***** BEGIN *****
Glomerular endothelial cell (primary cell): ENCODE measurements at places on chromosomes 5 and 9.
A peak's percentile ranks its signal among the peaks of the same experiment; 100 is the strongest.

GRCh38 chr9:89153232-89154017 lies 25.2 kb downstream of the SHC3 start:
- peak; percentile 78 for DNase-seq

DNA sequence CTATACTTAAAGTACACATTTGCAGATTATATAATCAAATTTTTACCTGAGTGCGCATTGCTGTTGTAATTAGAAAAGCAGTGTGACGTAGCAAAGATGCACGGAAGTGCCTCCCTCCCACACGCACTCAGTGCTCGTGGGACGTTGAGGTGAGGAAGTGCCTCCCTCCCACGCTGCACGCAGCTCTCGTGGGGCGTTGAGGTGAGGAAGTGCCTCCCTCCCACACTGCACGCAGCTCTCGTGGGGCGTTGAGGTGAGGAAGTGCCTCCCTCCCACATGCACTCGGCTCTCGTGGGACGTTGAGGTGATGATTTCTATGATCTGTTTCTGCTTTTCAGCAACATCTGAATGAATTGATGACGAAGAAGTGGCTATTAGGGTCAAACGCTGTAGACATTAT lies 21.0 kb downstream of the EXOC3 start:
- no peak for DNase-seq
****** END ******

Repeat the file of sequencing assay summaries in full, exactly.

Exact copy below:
Glomerular endothelial cell (primary cell): ENCODE measurements at places on chromosomes 5 and 9.
A peak's percentile ranks its signal among the peaks of the same experiment; 100 is the strongest.

GRCh38 chr9:89153232-89154017 lies 25.2 kb downstream of the SHC3 start:
- peak; percentile 78 for DNase-seq

DNA sequence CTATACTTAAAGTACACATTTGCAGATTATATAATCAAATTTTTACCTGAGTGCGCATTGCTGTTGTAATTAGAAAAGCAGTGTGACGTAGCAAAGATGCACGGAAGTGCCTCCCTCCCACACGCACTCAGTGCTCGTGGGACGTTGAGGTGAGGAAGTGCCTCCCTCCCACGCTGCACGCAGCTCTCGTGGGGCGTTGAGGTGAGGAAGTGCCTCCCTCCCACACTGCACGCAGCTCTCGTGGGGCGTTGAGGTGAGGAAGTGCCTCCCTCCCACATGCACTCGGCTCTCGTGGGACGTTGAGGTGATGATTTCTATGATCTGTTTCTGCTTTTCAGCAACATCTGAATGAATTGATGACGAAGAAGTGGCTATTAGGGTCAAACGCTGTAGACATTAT lies 21.0 kb downstream of the EXOC3 start:
- no peak for DNase-seq